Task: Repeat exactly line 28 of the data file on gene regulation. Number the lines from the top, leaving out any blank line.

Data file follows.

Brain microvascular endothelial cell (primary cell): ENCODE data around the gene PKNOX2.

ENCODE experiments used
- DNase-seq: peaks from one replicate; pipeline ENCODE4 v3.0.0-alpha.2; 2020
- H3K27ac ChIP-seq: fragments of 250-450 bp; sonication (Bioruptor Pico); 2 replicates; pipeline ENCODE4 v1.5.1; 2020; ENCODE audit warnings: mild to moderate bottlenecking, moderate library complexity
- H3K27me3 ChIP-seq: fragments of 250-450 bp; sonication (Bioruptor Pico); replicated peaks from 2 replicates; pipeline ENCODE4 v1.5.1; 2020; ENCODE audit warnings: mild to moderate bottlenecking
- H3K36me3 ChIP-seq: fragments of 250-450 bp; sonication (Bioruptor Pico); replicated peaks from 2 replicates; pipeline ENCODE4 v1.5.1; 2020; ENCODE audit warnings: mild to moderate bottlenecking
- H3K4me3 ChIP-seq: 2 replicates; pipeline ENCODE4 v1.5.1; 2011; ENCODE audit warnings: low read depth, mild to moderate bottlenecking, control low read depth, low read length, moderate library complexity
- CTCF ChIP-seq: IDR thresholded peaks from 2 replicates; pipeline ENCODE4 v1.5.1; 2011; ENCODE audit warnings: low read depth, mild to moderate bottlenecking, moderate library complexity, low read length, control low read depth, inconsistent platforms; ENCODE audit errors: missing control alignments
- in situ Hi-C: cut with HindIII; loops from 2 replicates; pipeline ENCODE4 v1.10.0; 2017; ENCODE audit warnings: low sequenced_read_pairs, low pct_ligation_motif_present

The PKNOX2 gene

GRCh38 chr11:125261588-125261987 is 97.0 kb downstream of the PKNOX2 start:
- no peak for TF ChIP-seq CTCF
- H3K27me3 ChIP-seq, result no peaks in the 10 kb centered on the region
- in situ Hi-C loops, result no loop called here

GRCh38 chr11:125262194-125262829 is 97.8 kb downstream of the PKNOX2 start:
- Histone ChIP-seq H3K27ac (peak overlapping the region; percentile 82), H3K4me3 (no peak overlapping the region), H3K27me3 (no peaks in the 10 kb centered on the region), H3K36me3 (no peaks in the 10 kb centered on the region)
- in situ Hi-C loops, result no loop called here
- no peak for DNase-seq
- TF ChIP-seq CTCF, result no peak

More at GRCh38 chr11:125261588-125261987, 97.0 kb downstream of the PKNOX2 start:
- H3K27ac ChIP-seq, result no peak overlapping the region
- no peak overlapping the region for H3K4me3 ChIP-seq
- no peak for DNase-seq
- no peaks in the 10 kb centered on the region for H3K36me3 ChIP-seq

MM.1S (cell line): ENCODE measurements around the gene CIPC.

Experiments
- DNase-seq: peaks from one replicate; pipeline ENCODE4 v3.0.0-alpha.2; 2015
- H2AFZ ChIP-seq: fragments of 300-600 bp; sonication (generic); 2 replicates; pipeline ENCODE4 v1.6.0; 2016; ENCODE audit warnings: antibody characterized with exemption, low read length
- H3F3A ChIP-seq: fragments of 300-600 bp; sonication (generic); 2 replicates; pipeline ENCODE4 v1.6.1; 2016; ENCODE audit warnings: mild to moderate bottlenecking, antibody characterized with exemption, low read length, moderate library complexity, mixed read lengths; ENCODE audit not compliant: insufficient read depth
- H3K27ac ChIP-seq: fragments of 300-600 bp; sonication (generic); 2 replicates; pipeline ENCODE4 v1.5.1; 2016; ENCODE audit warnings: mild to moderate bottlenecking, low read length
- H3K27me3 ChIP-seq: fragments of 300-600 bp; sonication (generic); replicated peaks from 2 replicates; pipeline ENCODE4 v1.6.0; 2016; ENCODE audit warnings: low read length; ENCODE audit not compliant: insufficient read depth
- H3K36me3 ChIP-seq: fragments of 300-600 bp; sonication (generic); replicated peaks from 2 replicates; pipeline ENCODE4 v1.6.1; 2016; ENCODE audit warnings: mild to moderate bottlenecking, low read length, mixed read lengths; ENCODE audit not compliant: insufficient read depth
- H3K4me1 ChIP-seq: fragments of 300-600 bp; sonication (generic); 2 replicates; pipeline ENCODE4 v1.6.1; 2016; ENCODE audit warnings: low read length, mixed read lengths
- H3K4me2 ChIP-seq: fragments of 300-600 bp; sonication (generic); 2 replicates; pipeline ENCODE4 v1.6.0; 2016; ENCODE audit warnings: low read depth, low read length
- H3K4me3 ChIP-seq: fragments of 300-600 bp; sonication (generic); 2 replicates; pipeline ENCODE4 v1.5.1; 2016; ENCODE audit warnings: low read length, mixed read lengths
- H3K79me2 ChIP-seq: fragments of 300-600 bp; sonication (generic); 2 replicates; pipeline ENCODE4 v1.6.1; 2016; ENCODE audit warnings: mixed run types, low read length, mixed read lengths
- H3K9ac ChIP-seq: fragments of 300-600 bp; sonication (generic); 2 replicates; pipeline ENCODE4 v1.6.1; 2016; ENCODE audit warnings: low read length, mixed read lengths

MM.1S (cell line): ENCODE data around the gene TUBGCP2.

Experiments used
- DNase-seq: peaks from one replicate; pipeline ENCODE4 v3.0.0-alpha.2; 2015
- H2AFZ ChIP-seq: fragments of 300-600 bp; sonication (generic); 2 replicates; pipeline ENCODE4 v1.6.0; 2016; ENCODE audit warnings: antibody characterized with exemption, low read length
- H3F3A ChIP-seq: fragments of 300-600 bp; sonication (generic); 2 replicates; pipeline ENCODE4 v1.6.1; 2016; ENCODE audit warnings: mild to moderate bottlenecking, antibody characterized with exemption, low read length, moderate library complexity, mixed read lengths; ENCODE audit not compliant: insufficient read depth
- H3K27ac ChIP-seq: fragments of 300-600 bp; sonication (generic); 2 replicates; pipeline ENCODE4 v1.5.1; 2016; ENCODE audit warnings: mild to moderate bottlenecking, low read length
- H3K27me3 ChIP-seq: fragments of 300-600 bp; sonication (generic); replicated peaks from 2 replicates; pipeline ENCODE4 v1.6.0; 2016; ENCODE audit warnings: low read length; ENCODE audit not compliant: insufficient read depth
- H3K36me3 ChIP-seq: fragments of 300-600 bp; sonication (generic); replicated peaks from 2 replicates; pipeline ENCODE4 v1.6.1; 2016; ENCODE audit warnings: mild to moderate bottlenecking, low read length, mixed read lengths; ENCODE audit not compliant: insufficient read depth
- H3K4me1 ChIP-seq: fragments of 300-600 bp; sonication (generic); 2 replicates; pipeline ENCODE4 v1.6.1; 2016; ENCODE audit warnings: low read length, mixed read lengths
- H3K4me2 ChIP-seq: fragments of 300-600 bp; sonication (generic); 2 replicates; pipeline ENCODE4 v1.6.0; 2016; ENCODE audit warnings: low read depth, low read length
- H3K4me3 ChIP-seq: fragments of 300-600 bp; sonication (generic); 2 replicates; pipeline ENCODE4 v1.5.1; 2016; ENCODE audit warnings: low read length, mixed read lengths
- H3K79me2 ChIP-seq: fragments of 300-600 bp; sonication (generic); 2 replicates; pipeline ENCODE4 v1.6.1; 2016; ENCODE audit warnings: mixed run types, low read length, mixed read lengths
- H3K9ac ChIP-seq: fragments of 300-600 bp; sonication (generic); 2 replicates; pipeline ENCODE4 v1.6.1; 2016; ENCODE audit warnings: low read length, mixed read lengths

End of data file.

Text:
- H2AFZ ChIP-seq: fragments of 300-600 bp; sonication (generic); 2 replicates; pipeline ENCODE4 v1.6.0; 2016; ENCODE audit warnings: antibody characterized with exemption, low read length